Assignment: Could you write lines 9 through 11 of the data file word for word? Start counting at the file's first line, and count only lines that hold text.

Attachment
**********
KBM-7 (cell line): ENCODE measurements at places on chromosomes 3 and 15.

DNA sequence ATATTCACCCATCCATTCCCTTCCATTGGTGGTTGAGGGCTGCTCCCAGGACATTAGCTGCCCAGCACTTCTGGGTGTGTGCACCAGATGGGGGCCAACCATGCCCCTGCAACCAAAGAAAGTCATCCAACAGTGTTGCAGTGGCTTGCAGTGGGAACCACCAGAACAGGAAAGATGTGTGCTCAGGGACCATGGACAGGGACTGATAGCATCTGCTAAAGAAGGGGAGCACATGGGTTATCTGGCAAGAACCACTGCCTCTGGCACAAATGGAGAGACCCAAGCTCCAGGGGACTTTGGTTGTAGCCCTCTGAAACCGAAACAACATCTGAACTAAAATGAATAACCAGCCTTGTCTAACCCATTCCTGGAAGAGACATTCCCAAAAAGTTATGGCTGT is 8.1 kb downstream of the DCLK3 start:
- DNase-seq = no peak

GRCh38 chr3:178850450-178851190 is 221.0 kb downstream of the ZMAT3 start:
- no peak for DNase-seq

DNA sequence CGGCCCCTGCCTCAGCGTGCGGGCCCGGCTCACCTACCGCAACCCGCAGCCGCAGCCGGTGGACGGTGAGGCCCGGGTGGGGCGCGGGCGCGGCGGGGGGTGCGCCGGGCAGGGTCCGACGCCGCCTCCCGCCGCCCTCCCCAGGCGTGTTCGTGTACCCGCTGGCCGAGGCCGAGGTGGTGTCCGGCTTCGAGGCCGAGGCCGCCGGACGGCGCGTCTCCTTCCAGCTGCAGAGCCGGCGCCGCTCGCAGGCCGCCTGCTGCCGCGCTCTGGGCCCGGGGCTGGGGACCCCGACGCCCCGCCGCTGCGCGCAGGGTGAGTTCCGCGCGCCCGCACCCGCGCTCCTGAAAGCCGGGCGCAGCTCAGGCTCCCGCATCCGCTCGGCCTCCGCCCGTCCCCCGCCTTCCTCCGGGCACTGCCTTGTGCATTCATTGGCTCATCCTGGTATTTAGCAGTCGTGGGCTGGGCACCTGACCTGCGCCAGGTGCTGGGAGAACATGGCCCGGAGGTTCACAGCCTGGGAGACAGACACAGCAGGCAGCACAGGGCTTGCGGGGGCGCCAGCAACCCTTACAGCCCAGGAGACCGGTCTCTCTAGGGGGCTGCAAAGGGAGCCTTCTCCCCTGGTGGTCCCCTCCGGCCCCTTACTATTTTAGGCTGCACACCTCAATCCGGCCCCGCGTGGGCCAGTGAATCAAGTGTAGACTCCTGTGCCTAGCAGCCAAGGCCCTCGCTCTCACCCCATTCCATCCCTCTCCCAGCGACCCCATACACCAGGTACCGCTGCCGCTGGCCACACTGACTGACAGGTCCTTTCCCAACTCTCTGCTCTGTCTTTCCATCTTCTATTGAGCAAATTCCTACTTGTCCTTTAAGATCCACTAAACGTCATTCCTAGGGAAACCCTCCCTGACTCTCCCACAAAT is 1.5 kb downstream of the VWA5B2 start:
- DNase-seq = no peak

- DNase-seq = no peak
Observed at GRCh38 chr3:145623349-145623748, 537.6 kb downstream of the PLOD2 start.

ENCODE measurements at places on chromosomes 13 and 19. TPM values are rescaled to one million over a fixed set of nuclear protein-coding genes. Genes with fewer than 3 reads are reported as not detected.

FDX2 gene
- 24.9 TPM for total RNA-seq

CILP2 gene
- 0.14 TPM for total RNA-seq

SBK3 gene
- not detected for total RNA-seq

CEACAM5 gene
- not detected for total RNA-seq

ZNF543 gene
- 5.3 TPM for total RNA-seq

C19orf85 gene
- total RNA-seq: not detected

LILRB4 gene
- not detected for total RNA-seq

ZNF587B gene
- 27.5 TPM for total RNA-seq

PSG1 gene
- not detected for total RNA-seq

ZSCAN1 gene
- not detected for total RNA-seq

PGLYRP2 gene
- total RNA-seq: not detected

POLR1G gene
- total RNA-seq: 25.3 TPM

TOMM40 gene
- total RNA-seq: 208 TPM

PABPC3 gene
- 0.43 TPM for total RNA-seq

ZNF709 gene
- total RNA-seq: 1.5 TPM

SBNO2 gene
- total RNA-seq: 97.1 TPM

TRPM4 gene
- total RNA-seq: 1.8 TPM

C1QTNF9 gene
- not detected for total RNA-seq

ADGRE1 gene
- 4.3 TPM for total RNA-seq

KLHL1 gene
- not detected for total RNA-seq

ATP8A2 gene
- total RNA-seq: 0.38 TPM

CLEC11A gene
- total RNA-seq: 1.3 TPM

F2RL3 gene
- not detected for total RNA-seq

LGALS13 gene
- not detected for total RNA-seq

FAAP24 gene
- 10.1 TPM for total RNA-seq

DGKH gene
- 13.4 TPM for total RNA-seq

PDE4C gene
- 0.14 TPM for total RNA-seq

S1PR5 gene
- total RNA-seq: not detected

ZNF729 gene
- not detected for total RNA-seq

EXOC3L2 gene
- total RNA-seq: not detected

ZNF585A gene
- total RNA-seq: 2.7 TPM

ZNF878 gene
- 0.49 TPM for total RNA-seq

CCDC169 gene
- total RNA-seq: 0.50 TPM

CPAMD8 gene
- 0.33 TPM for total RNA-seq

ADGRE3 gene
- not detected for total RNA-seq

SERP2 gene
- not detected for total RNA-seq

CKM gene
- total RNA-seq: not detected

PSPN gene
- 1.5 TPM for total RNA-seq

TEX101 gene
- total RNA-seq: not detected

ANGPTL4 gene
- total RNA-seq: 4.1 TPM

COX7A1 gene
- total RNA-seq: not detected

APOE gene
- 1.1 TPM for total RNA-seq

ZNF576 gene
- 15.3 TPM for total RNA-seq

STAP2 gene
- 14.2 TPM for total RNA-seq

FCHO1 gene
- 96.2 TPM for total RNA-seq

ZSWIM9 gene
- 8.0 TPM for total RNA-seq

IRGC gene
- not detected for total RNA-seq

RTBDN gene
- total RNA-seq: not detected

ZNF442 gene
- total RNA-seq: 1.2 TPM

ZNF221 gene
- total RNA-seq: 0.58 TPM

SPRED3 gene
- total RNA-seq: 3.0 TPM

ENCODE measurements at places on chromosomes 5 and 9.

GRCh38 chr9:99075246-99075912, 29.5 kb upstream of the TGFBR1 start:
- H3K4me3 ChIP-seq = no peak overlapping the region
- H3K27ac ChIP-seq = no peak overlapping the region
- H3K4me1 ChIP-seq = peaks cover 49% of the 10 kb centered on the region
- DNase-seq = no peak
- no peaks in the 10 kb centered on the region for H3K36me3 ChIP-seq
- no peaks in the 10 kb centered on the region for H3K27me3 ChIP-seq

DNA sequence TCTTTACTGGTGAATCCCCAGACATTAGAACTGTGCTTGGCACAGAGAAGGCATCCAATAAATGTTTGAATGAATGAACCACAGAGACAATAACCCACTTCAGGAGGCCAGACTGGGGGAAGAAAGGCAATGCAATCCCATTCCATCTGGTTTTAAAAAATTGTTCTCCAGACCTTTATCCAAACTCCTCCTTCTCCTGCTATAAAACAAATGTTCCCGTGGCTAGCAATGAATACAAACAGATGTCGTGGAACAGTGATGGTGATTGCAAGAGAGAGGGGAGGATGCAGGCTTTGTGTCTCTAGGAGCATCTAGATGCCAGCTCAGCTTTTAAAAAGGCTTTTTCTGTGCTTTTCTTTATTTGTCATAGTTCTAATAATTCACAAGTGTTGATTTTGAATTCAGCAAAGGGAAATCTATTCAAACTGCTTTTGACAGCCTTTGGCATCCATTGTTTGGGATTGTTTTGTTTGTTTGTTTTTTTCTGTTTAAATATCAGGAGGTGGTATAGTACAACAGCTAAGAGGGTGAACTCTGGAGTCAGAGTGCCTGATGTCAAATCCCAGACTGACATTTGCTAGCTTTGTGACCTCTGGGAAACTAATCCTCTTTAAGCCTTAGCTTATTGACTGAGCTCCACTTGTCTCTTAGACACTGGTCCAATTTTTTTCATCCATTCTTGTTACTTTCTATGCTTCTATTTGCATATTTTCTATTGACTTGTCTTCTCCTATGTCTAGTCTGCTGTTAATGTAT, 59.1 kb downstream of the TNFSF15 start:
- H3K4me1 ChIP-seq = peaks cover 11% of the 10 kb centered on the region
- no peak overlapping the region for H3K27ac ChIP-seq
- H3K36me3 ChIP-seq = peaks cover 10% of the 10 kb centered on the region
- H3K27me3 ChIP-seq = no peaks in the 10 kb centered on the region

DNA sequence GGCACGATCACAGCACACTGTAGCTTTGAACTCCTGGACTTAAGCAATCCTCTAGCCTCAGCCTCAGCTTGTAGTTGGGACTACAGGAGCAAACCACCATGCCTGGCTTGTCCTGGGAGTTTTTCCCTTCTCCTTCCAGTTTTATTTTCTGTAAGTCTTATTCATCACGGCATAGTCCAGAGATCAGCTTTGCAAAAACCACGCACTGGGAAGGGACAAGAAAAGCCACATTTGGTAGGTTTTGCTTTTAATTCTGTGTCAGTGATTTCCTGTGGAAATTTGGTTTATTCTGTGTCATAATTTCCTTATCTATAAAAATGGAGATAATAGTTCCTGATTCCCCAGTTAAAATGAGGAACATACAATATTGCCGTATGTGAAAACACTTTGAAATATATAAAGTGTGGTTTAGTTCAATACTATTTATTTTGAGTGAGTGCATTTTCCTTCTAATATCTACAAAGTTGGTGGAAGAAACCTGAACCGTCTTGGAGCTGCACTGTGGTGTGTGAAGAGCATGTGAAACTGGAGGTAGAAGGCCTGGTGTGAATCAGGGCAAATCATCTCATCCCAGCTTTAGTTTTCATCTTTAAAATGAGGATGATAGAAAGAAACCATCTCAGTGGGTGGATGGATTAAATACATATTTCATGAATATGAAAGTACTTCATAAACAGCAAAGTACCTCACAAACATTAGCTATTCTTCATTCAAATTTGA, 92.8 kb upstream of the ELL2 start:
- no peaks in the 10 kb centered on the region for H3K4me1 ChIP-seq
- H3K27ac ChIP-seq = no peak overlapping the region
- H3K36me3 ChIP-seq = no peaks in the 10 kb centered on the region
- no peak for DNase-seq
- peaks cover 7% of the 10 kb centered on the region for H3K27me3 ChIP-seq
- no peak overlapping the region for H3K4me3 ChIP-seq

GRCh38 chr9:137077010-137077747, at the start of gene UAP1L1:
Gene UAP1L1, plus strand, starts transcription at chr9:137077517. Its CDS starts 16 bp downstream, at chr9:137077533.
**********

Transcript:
Observed at GRCh38 chr3:145623349-145623748, 537.6 kb downstream of the PLOD2 start.

ENCODE measurements at places on chromosomes 13 and 19. TPM values are rescaled to one million over a fixed set of nuclear protein-coding genes. Genes with fewer than 3 reads are reported as not detected.

FDX2 gene